Less than a week after the Obama administration announced that it would double the U.S. troop presence in Iraq, the chairman of the Joint Chiefs of Staff told Congress Thursday that U.S. troops might eventually accompany Iraqi troops to the front lines in their battle to reclaim ground from the Islamic State.
Army Gen. Martin Dempsey’s comments, made during testimony before the House Armed Services Committee, further fueled fears that the U.S. mission in Iraq is creeping toward a combat role for American troops, a prospect President Obama repeatedly has ruled out.
There are currently 1,400 U.S. troops in Baghdad and northern Iraq, relatively calm parts of the country. But some of the 1,500 additional troops who are to arrive by year’s end will be deployed in areas of fierce combat, including Anbar province, 80 percent of which is controlled by the Islamic State.
Dempsey said Thursday that it would take 80,000 Iraqi troops to reclaim the areas of country that the Islamic State controls, which, in addition to most of Anbar, includes the Syrian-Iraqi border and the city of Mosul, northern Iraq’s largest.
Premium content for only $0.99
For the most comprehensive local coverage, subscribe today.
“I’m not predicting they'll need to be accompanied by U.S. forces, but we’re certainly considering it,” Dempsey said.
Last month, deputy national security adviser Ben Rhodes rejected U.S. combat forces in Iraq, even if Dempsey recommended it.
“The president’s view is that we do not need to do this with U.S. combat forces on the ground,” Rhodes told the “Frontline” news program on PBS. “I can’t anticipate every hypothetical scenario, but in terms of the strategy itself, the president is very confident and comfortable with a limiting principle as it relates to combat forces on the ground.”
Pentagon officials, seeking to avoid wading into a political debate about the U.S. effort in Iraq, stressed that such a plan was months if not years away, and that any U.S. troops would not be “trigger pullers” but advisers offering their Iraqi counterparts ideas on how to best coordinate air support.
“We are not going on the offense,” said Air Force Col. Ed Thomas, Dempsey’s spokesman. “If (the Iraqi security forces) were to go after a complex objective such as Mosul, our small numbers of advisers could accompany them more closely. But we haven’t needed that yet.”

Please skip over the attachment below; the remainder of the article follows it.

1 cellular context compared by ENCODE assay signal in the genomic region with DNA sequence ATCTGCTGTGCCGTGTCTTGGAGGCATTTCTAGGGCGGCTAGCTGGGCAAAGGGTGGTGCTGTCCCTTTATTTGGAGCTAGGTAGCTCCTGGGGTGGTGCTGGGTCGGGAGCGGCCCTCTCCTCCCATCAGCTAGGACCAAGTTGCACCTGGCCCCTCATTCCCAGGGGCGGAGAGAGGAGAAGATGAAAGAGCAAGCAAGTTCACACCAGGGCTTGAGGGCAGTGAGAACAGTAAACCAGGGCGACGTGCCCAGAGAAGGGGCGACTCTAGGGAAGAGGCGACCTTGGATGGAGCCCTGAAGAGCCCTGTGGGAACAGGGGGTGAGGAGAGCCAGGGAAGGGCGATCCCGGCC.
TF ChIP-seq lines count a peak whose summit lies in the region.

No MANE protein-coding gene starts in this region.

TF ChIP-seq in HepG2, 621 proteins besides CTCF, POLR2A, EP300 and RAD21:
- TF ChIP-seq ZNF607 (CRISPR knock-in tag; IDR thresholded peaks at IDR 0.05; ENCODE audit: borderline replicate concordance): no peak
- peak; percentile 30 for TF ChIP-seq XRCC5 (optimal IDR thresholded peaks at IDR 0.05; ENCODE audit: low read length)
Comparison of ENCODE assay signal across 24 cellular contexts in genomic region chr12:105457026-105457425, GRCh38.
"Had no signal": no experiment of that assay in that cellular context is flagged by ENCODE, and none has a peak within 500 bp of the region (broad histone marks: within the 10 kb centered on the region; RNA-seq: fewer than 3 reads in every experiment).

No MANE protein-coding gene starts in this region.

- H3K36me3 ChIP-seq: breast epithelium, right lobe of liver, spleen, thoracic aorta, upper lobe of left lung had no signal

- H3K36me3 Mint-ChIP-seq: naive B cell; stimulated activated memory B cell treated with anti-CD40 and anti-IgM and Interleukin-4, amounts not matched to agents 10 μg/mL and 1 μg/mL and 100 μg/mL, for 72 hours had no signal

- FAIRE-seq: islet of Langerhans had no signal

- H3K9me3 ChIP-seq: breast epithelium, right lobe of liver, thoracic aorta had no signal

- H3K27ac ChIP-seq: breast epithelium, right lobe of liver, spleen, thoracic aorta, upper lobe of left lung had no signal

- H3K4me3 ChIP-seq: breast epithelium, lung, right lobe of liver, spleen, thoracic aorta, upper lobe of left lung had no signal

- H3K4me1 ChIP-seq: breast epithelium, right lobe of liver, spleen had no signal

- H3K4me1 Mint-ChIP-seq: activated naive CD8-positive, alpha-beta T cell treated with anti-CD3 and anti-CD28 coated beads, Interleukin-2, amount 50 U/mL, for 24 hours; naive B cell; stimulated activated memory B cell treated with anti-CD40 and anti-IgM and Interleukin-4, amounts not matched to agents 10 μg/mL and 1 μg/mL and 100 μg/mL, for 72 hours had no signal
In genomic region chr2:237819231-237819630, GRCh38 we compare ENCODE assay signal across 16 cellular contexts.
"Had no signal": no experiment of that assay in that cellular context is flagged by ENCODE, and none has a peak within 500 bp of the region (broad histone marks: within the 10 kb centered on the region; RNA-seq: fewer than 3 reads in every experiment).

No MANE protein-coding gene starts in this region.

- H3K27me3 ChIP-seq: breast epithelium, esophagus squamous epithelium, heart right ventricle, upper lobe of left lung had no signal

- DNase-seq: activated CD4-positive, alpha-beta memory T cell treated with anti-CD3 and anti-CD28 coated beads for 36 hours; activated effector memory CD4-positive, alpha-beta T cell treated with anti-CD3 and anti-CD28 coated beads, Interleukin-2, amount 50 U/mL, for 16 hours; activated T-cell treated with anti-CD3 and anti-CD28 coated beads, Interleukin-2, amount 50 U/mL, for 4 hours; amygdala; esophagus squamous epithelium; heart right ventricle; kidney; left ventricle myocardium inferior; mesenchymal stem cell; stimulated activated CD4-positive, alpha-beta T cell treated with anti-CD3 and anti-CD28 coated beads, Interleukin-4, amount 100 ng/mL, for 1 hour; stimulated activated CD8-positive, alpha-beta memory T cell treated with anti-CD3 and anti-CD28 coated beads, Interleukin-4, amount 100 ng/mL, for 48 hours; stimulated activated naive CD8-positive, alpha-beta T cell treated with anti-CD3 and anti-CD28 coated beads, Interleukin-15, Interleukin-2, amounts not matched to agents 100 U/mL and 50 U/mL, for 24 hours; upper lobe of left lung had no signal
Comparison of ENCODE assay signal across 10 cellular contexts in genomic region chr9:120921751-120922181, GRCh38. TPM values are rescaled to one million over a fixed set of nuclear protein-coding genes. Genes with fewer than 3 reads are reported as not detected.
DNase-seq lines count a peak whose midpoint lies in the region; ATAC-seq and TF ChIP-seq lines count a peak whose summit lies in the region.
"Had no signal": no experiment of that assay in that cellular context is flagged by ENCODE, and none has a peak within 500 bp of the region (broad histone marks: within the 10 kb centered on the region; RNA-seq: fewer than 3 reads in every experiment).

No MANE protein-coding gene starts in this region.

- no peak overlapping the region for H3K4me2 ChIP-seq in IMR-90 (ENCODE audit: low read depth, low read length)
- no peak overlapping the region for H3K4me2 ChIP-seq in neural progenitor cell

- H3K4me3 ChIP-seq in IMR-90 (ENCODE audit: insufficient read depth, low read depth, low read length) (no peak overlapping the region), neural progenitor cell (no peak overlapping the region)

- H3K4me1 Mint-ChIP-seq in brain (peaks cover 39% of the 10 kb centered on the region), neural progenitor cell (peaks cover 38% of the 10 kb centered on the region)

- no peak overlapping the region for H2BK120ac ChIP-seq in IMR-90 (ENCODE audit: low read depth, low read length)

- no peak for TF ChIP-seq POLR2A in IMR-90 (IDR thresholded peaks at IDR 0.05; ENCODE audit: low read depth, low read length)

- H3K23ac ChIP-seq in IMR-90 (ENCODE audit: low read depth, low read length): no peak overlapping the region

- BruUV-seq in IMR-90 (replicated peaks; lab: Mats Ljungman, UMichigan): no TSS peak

Dempsey first suggested that U.S. advisers might accompany Iraqi troops six weeks ago before the Senate Armed Services Committee.
Dempsey and Secretary of Defense Chuck Hagel sought throughout the three-hour hearing Thursday to assure the House Armed Services Committee that the additional $5.6 billion the Pentagon had requested for the dispatch of additional troops would fund an effective campaign.
They noted that since the U.S. air campaign began Aug. 8, the Islamic State has not been able to expand at the pace it once did, and that the United States and its coalition members had avoided civilian casualties. But they said that ending the Islamic State’s grip on Sunni Muslim areas of Iraq could not be solved by U.S. involvement alone. The effort would require the Iraqi government to win the support of Sunnis who currently are neutral in the battle or have sided with the Islamic State.
“We, the United States, cannot assure a stable Iraq. The Iraqi people will have to do that,” Hagel told the committee.
The most hostile questioning came from Republican members of the committee who were openly skeptical that the U.S. could accomplish its goal of destroying the Islamic State without a larger ground presence. Others said they were frustrated that there appeared to be no clear point at which the United States could leave.
“My fundamental question is: How can you successfully execute the mission you’ve been given – to ‘degrade and ultimately destroy' ISIL – when some of your best options are taken off the table?” asked Chairman Buck McKeon, R-Calif., using an acronym for the Islamic State.
As Dempsey and Hagel testified, the Islamic State issued an audio recording of its leader, Abu Bakr al-Baghdadi, welcoming new adherents to his movement and mocking the U.S. effort, saying that the deployment of 1,500 new American troops to Iraq showed that U.S. airstrikes had failed to dislodge the extremists.
Al-Baghdadi made no mention of attacking the United States in the 16-minute audio. Still, Dempsey called the Islamic State an “imminent threat” to the United States, noting that some of its followers carry European and American passports that would allow them to attack the West. Yet Dempsey also said the United States would be willing to abandon the effort if the Shiite-dominated Iraqi government did not include Sunnis.
That comment drew criticism from outside analysts. “This is completely contradictory,” said Christopher Preble, vice president for defense and foreign policy studies at the Cato Institute, a libertarian research institute in Washington. “If it is an imminent threat, then it shouldn’t matter the composition of the Iraqi government.”
Dempsey estimated there are as many as 18,000 Islamic State fighters, two-thirds of whom are in Syria. But Dempsey said the U.S. strategy remains to defeat the Islamic State in Iraq first.